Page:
As I struggled with all of these things in my heart I had a desire to write something and from that desire came the following short story, which my dear wife Kathy also helped with.
A group of people sat around a room talking with one another. Then one stood up and asked loudly, “Who sent you here?” To his left one said, “The village elder.” “The tribal chief” said another. Then next to him, “A king sent me.” Then one a few faces to his is right, “A king’s soldier came for me.” Glancing back in reply another said, “A doctor sent me here.” To which many agreed with a nod. “For me it was a nurse.” added one more. One by one voices rang out, “A priest.” “A shaman.” “A witch.” “A criminal.” “A relative.” “My father.” “My mother.”
When the voices fell silent the same person rose to inquire of them again, “So why were you sent?” “My parent’s religion.” Said one in the corner. “Because I am a twin.” said another. “An omen is why I am here.” Said one across the room and then the one next to her rose and said, “The ‘gods’demanded it.” standing in the midst of them all. Then further down along the wall a voice rang out, “Because I have an older brother.” “And me because I have a sister” added the one next to him. “Because I was a boy.” “Because I was a girl.” The voices continued on, “A national law.” “A famine.” “An accident.”“I was deformed.” “Because they didn’t know I was even alive.” “Because I was sick.” “Because they didn’t know I was a person.” “I was unexpected.” “I was unwanted.” “I was inconvenient.”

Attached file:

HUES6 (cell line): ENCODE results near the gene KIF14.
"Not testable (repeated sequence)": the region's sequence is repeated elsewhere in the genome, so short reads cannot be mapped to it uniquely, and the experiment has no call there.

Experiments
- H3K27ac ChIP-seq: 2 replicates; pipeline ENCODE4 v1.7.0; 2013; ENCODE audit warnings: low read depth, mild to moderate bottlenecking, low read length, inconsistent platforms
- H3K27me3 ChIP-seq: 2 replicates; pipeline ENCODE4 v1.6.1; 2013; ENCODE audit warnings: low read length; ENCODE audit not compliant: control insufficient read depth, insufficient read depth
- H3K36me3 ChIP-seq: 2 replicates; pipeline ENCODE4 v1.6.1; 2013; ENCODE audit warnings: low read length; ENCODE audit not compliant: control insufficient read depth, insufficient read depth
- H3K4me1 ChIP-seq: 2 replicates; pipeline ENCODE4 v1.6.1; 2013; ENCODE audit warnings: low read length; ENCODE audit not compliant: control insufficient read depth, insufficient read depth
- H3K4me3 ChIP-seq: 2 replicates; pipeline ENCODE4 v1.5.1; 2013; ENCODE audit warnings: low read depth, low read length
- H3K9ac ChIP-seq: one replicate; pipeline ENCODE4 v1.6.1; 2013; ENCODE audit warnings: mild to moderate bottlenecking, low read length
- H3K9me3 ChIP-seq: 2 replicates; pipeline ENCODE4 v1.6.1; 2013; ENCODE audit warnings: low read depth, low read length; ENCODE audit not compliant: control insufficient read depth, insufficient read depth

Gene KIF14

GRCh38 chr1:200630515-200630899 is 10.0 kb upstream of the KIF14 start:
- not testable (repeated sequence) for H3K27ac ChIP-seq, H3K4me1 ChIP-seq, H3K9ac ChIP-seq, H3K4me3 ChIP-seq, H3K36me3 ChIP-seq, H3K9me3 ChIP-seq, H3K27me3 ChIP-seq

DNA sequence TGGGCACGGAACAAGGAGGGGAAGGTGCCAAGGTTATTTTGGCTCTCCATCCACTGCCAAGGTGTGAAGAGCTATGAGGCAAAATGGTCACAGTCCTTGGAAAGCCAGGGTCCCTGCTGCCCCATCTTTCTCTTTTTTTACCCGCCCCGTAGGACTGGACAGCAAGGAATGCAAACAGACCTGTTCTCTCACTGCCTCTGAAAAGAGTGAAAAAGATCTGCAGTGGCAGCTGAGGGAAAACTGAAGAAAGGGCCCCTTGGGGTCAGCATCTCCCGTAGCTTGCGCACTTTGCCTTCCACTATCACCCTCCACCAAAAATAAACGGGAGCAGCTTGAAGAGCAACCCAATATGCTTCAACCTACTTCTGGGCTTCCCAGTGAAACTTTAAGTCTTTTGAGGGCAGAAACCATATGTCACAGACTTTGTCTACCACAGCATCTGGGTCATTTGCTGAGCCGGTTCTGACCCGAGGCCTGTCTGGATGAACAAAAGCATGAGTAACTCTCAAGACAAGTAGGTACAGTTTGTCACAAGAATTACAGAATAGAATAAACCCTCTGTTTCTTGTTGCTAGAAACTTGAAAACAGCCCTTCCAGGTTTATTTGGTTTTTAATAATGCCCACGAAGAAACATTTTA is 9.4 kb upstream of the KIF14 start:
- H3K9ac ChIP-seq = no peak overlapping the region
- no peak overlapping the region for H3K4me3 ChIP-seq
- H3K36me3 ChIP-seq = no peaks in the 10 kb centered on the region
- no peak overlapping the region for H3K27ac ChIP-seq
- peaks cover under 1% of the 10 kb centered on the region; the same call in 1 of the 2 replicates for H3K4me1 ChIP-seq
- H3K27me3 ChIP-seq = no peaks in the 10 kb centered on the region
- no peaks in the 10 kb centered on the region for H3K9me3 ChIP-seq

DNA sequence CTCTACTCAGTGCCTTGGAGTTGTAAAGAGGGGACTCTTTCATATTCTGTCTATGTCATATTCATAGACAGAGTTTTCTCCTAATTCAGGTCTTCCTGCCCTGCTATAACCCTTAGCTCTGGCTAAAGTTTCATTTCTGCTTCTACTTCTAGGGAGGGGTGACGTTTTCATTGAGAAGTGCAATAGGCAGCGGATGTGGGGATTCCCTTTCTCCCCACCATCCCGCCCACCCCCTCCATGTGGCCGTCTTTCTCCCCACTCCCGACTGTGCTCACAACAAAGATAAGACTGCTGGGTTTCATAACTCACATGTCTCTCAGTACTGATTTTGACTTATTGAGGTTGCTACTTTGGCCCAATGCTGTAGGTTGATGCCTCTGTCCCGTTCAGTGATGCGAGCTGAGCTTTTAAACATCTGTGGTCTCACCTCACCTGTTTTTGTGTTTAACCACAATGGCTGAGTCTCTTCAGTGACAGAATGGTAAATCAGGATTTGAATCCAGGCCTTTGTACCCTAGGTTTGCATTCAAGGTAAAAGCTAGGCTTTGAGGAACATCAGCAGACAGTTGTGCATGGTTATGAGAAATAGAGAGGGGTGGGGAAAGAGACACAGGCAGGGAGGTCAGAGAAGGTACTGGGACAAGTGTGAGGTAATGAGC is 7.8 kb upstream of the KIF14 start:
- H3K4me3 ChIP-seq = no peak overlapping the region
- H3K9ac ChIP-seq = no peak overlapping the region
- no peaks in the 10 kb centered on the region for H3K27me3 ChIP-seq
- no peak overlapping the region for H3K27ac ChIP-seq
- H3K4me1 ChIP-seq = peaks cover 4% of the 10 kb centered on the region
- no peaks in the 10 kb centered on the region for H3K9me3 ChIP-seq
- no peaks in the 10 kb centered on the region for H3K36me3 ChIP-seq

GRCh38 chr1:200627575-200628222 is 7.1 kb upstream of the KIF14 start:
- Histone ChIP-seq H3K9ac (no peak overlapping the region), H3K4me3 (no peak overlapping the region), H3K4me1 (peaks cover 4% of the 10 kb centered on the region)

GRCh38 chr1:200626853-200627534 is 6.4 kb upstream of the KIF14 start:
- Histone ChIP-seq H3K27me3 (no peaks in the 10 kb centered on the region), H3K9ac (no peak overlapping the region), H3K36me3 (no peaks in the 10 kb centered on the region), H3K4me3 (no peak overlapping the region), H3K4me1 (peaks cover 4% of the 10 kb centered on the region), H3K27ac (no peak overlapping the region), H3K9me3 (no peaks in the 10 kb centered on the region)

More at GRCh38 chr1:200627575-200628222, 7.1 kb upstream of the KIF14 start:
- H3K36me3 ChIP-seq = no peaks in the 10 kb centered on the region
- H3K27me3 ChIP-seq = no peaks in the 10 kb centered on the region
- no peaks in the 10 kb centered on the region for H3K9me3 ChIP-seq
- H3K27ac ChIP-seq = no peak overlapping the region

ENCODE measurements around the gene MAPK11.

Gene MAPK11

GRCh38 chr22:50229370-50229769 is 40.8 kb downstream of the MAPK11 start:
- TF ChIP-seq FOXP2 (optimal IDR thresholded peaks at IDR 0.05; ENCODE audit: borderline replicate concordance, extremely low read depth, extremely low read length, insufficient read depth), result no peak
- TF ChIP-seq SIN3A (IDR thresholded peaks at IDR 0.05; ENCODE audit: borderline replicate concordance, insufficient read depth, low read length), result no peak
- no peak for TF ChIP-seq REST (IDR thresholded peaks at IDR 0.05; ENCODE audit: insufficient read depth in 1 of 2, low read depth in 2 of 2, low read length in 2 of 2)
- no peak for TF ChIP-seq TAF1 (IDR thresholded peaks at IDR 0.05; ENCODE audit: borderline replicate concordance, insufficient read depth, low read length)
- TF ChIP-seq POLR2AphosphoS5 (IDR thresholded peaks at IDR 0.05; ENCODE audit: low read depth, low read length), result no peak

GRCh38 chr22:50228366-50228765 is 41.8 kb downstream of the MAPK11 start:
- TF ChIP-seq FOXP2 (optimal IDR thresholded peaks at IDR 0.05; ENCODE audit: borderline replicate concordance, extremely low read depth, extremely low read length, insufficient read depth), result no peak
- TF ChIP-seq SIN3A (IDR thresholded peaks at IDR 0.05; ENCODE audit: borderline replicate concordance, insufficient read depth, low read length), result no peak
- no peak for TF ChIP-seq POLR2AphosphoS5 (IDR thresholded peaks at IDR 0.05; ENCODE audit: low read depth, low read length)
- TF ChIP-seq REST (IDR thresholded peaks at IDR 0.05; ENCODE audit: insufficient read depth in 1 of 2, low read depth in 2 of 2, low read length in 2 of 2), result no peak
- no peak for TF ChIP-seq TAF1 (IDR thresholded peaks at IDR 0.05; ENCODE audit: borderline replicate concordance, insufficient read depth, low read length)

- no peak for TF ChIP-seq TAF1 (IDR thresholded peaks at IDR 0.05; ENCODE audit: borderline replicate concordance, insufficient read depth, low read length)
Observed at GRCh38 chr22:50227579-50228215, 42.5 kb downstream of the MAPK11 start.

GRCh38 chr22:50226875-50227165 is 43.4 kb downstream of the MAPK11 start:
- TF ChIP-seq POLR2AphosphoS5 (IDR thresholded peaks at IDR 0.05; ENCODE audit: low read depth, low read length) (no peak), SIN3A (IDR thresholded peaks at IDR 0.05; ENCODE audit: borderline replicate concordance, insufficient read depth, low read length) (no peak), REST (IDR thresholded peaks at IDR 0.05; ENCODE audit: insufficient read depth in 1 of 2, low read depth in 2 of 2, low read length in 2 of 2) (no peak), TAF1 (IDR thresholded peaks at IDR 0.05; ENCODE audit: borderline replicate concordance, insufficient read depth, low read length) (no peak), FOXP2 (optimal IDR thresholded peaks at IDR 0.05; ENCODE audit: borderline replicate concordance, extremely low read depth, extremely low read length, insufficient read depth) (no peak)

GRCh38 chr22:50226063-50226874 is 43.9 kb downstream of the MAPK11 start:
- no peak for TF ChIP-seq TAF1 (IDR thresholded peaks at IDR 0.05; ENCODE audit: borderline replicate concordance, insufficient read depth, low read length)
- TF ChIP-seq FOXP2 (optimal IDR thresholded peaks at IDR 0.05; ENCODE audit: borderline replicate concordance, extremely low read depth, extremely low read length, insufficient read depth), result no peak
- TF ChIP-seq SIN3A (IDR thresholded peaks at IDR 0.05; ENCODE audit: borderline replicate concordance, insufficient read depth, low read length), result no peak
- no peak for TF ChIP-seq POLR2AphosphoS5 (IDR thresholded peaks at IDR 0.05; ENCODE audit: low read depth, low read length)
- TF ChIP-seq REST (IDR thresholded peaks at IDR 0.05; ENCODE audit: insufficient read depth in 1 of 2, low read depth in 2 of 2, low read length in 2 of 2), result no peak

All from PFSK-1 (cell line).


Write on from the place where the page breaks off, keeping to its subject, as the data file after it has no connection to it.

As silence filled the room again, the leader stood up and asked, “How did you come to be here?” Across the room one spoke up, “I came in a jar.” Another then said “In a bucket of cold water for me.” To her right another said “a wild animal”. Further down the line another stood up, “A cold north wind.” “The hot summer sun brought me here” added another as the voices continued one after another, “A wet piece of paper.” “A snow drift.” “A river.”“A barren rock.” “A ocean.” “An altar.” “A cliff” “A potion.” “A club.” “A knife.” Then towards the back one softly spoke “An abortion.” To which all in the room nodded.
Times have changed. The methods differ and the reasons have transformed with our cultures, but the atrocity of infanticide can never be justified.